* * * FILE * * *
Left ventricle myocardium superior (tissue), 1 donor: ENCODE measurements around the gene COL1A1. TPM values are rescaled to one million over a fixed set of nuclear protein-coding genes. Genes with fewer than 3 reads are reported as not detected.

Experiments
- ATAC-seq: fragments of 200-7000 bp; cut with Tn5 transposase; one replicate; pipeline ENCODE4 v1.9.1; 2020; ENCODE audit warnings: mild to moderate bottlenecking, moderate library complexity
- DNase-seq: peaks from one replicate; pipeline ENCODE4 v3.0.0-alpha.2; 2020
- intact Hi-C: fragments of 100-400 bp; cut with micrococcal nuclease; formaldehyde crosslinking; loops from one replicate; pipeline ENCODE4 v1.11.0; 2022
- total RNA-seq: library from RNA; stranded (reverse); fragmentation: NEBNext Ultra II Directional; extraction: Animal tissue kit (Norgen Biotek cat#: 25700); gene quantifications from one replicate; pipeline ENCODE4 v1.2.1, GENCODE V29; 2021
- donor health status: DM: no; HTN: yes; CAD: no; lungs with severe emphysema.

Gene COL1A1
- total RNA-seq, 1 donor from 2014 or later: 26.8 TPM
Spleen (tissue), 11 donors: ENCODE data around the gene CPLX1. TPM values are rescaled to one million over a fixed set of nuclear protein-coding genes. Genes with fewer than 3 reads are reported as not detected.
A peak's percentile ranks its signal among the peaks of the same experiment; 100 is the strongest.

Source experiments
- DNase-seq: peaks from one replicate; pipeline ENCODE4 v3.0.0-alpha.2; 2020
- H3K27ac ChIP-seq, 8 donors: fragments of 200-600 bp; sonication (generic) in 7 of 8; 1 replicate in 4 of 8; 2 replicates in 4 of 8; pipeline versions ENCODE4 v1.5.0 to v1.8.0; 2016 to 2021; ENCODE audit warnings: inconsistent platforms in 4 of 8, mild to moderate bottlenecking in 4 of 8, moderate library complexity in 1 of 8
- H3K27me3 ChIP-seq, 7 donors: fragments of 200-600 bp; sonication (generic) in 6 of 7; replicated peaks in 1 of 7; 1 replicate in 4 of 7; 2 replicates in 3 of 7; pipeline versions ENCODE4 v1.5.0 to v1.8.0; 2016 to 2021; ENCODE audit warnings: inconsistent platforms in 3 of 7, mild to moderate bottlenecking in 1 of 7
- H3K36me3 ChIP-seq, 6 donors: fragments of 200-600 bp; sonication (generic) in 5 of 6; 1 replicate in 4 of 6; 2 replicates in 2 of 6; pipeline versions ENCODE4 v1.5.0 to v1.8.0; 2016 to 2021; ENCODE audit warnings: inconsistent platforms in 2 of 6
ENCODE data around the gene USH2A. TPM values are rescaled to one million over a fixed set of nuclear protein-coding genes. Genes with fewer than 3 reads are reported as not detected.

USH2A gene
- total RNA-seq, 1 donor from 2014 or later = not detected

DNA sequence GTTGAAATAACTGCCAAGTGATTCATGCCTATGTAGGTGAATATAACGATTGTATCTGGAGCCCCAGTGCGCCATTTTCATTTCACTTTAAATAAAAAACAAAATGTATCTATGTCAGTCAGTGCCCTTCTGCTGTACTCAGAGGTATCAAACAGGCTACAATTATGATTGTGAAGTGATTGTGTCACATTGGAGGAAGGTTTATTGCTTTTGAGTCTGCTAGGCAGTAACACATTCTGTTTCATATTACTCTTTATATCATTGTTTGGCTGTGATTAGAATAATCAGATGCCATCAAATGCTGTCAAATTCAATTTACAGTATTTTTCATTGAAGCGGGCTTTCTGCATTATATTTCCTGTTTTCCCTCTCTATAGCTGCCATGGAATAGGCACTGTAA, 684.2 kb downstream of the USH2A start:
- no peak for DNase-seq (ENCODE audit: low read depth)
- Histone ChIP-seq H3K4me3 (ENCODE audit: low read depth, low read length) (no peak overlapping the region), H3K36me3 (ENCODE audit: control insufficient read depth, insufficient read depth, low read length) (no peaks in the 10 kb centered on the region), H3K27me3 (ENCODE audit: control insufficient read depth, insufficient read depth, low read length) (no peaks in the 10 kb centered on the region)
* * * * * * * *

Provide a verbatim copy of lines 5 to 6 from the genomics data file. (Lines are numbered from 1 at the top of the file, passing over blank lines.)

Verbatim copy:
- intact Hi-C: fragments of 100-400 bp; cut with micrococcal nuclease; formaldehyde crosslinking; loops from one replicate; pipeline ENCODE4 v1.11.0; 2022
- total RNA-seq: library from RNA; stranded (reverse); fragmentation: NEBNext Ultra II Directional; extraction: Animal tissue kit (Norgen Biotek cat#: 25700); gene quantifications from one replicate; pipeline ENCODE4 v1.2.1, GENCODE V29; 2021